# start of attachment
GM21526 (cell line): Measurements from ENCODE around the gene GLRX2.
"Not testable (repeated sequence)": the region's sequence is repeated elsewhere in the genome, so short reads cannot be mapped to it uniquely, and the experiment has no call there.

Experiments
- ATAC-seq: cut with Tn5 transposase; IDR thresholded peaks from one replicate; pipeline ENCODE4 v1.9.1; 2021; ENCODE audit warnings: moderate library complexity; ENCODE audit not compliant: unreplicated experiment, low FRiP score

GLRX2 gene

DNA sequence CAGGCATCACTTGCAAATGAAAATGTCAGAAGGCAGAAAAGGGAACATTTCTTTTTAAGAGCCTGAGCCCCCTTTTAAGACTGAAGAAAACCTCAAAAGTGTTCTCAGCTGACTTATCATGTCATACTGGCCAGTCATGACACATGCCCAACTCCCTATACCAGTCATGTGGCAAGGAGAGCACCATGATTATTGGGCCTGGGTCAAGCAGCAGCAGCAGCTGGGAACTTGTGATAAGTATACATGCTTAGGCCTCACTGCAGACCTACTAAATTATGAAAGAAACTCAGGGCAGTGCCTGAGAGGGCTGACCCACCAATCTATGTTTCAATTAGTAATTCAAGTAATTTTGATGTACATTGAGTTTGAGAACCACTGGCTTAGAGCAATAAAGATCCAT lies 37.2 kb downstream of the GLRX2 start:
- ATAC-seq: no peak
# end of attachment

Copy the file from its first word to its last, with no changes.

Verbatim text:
GM21526 (cell line): Measurements from ENCODE around the gene GLRX2.
"Not testable (repeated sequence)": the region's sequence is repeated elsewhere in the genome, so short reads cannot be mapped to it uniquely, and the experiment has no call there.

Experiments
- ATAC-seq: cut with Tn5 transposase; IDR thresholded peaks from one replicate; pipeline ENCODE4 v1.9.1; 2021; ENCODE audit warnings: moderate library complexity; ENCODE audit not compliant: unreplicated experiment, low FRiP score

GLRX2 gene

DNA sequence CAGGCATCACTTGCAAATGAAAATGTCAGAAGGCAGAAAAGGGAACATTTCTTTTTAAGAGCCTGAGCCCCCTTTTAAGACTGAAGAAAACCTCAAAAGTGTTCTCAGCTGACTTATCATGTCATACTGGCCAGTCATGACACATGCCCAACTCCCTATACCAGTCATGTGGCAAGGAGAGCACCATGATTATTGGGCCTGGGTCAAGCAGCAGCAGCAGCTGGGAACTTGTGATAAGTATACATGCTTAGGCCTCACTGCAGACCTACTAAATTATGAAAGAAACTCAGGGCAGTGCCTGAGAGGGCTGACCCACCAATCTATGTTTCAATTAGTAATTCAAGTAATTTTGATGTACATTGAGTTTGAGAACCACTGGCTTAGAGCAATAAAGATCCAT lies 37.2 kb downstream of the GLRX2 start:
- ATAC-seq: no peak